Issued in a digital format on his own Echodub label, Alex Cowles's latest DFRNT effort, Patience, plunges the listener immediately into an ambient-dub soundworld with its opening piece “Sunrise.” A serpentine synth melody lends the setting a rather prog-like flavour, but the ten-track, hour-long collection largely orients itself around heavily atmospheric dub-techno more than anything else—something that becomes clear when a reverberant series of dubby washes introduces the second piece, “Synasthesia.”
Its Plastikman-styled title notwithstanding, “Concept 01” is an exercise in ocean-view languor with a laid-back drum pulse the primary soothing element. Not everything is so serene, however: dark clouds sweep across “Boreal,” whose brooding chords imbue the material with an unsettling degree of drama and portent. The album's longest piece, the eleven-minute “Mountain,” suggests the successful completion of a daunting, step-by-step ascent, but Patience is at its most engrossing when it's at its rhythm-heaviest, such as during “Moon” and “Plains,” which Cowles powers with snappy dub-techno pulses that wouldn't sound out of place in the club.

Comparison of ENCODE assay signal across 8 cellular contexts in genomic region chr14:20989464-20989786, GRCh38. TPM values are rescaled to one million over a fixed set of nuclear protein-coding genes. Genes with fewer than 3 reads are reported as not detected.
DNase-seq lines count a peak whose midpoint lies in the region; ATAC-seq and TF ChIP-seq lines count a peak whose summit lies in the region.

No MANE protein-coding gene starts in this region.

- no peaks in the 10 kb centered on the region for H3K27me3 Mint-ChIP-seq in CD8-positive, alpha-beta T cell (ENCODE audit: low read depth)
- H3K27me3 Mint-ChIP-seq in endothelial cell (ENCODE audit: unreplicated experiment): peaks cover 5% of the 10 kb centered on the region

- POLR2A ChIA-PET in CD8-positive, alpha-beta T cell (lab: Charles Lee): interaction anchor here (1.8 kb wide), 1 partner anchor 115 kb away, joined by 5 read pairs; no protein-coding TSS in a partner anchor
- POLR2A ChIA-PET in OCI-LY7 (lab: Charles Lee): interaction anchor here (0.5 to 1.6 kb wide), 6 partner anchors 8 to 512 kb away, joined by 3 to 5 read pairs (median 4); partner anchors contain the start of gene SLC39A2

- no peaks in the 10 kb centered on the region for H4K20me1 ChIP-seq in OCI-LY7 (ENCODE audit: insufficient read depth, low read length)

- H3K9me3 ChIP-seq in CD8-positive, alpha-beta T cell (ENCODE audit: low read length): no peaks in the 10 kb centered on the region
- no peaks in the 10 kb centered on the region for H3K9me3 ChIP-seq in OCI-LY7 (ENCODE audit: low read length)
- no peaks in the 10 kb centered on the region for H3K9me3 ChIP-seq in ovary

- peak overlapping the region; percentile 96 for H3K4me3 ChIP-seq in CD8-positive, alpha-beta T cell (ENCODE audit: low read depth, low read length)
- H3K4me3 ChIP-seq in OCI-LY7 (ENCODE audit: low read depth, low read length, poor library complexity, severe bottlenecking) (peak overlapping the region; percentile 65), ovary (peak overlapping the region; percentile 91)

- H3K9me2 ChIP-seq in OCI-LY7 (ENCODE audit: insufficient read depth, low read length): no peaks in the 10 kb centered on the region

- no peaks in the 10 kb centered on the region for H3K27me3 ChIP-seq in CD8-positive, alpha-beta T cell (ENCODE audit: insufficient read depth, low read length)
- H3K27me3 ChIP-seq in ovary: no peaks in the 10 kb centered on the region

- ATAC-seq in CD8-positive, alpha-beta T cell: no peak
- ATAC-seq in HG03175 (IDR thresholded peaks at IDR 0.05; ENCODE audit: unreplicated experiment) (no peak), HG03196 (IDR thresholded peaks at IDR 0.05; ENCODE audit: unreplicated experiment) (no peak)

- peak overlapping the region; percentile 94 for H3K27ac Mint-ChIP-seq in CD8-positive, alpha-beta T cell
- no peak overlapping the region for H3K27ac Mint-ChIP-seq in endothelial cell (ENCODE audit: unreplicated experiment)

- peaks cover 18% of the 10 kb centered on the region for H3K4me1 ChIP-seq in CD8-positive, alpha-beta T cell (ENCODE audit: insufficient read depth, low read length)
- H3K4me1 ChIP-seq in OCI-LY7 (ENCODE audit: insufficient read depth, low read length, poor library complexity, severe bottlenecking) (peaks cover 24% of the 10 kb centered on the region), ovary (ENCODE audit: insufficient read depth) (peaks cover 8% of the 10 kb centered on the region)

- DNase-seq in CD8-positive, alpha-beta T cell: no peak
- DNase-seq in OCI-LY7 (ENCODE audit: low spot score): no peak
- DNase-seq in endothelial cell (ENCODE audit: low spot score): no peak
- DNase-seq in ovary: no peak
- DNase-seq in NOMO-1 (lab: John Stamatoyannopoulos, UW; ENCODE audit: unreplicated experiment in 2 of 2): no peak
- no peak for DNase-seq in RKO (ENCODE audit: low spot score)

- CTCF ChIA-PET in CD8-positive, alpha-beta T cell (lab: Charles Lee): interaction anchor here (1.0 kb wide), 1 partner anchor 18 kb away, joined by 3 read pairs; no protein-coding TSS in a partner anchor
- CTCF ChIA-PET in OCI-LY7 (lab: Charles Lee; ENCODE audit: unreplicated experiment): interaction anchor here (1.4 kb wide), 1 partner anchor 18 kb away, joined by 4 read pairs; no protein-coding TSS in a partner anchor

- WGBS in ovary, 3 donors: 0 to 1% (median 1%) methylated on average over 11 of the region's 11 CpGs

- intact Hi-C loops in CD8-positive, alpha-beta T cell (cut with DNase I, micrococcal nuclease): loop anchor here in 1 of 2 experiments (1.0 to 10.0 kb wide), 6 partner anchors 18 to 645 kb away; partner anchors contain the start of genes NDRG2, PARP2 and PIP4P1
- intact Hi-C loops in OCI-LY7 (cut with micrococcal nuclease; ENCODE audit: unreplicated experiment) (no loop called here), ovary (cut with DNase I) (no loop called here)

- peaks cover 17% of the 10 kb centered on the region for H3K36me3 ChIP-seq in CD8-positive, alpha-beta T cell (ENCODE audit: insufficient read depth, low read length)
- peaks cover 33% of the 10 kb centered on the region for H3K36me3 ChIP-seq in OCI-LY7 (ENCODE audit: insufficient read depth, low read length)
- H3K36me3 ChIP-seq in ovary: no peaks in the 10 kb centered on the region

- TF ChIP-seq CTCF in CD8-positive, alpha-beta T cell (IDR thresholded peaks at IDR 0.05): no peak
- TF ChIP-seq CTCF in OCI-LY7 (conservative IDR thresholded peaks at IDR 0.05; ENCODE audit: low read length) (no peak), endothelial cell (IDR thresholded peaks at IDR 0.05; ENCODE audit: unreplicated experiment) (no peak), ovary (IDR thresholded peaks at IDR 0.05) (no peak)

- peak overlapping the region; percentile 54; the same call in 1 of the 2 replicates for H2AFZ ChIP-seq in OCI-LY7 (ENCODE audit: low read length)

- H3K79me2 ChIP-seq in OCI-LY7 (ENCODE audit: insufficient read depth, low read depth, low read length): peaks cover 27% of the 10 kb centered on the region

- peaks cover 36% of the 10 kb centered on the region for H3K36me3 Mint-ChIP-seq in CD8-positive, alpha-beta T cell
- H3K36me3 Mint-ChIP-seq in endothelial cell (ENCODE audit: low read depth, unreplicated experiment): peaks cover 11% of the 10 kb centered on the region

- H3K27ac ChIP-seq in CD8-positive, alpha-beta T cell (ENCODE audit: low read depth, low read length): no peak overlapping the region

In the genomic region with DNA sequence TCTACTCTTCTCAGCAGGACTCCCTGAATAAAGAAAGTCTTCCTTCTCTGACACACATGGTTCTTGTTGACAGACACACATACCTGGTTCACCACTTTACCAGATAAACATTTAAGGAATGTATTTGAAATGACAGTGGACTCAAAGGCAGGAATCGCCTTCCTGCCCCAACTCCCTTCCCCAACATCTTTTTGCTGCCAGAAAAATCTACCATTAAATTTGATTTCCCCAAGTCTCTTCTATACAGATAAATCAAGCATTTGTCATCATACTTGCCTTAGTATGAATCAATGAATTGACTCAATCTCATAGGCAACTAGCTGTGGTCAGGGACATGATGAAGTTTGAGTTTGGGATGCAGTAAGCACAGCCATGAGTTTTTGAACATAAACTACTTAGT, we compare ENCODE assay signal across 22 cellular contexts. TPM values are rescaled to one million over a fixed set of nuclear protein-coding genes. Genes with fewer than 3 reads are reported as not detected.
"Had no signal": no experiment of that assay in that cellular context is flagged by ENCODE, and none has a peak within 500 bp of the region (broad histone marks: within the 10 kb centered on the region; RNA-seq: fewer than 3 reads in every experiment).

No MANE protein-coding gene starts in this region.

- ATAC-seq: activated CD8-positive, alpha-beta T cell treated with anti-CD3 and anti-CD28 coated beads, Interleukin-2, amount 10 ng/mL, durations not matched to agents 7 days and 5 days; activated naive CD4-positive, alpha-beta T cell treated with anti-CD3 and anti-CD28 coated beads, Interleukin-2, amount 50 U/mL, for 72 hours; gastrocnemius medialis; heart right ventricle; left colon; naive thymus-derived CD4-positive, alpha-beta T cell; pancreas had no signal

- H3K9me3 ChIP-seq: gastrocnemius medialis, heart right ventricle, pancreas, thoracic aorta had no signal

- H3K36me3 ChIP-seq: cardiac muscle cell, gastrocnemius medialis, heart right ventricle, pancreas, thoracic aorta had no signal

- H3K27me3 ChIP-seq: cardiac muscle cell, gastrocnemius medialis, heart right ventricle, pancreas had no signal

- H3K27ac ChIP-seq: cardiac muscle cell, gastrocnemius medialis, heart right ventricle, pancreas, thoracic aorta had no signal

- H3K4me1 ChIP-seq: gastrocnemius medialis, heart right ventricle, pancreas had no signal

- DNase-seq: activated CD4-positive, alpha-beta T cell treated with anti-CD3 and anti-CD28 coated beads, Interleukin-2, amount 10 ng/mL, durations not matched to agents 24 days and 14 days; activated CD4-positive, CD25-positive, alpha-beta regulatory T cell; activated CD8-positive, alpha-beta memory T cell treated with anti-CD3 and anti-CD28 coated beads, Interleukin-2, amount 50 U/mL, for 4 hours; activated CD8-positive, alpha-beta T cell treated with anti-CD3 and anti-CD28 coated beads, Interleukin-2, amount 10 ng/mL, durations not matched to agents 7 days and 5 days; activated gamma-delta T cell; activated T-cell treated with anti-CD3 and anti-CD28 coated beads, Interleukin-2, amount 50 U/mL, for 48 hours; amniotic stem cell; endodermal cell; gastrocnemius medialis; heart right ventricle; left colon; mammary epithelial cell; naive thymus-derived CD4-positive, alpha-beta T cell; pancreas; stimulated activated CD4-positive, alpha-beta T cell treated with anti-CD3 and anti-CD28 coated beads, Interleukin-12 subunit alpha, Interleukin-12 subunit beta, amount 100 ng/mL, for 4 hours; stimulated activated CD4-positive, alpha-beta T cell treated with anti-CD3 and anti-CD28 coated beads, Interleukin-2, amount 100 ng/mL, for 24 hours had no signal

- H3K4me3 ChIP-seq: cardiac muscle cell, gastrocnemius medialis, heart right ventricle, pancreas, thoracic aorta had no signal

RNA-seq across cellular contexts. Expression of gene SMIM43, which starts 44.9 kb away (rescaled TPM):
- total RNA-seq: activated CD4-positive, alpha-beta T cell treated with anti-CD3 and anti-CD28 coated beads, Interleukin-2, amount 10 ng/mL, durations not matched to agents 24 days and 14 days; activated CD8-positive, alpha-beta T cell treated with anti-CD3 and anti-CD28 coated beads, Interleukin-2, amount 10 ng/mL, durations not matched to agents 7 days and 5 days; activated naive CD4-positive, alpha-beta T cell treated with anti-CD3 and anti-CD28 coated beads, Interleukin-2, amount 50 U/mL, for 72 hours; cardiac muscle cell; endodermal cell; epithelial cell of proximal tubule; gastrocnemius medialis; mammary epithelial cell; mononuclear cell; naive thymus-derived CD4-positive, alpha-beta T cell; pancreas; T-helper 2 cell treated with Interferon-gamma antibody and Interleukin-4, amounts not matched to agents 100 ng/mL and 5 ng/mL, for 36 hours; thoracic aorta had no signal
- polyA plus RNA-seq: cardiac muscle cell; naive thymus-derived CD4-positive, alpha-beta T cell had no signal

The differences between the tracks aside, the one thing common to all is a multi-dimensional production design that turns each piece into an ultra-immersive listening experience. As representative examples, “Concept 01” evokes a tropical setting so convincingly, one almost starts to feel the warmth and humidity of the locale, while “Boreal” conjures the image of a setting so drenched in rain one considers seeking shelter in anticipation of the coming storm.Created and produced with meticulous care, Patience envelops its material in thick blankets of spacious atmospherics. Synthesizer swirls, piano, ethereal vocals, and voice samples also figure into the mix to ensure the listener remains engaged. It's an album best appreciated as either a headphones listen or with your system's volume turned up so loud it floods the listening space and pulls you into it.